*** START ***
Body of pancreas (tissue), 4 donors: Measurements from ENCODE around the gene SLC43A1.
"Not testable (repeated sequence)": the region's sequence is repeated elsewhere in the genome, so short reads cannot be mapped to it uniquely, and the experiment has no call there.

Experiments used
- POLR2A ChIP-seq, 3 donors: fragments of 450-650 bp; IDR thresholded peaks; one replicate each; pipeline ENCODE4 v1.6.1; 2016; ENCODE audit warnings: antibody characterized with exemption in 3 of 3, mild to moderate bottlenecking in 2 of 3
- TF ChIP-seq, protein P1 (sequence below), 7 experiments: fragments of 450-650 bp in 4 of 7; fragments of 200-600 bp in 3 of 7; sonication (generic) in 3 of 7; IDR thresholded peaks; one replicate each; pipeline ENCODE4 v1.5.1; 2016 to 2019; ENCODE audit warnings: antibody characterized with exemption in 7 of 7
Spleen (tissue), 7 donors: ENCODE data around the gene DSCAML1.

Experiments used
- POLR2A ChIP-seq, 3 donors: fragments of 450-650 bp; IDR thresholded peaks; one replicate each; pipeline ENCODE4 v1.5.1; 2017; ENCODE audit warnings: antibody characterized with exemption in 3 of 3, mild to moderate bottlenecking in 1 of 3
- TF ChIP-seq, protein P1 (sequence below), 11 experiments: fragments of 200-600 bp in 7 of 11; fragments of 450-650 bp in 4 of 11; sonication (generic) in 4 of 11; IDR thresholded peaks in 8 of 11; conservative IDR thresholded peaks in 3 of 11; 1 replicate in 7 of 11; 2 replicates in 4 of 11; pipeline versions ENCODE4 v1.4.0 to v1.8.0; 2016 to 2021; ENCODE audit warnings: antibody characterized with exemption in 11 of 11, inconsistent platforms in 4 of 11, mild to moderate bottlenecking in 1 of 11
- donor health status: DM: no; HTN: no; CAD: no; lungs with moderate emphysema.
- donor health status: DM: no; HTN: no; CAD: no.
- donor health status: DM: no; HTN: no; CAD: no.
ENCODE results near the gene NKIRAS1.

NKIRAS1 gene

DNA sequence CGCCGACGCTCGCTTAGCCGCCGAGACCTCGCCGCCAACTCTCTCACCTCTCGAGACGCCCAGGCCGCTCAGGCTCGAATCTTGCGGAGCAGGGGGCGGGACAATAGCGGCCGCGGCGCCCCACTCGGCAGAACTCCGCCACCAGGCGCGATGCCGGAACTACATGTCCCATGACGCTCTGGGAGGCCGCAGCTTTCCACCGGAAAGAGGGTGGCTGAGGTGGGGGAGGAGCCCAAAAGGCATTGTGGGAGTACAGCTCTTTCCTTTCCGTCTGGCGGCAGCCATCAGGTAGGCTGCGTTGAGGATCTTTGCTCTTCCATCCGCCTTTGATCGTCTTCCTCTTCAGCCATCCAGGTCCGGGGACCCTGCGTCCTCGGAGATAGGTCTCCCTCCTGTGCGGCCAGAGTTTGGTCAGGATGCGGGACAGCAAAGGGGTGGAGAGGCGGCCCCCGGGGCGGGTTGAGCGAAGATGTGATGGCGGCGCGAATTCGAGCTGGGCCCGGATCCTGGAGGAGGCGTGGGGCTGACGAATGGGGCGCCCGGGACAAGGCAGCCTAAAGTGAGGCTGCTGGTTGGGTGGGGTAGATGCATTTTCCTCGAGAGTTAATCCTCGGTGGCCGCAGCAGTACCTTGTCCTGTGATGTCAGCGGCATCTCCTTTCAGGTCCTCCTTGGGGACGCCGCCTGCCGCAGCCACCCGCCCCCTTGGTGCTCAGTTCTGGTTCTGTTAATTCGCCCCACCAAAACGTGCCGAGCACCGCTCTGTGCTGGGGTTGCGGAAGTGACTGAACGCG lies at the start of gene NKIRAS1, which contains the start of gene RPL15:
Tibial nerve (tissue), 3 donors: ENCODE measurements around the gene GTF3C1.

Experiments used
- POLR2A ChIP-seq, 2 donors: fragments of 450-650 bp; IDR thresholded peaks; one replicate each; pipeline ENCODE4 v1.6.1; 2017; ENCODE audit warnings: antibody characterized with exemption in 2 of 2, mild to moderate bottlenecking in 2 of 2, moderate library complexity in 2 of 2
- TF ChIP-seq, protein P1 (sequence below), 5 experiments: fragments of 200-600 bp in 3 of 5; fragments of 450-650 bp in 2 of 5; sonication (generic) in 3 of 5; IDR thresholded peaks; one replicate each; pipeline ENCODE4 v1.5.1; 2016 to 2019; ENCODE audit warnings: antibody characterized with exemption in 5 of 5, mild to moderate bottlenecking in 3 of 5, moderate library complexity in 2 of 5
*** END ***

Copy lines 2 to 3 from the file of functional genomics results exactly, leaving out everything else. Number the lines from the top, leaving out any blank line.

"Not testable (repeated sequence)": the region's sequence is repeated elsewhere in the genome, so short reads cannot be mapped to it uniquely, and the experiment has no call there.

Experiments used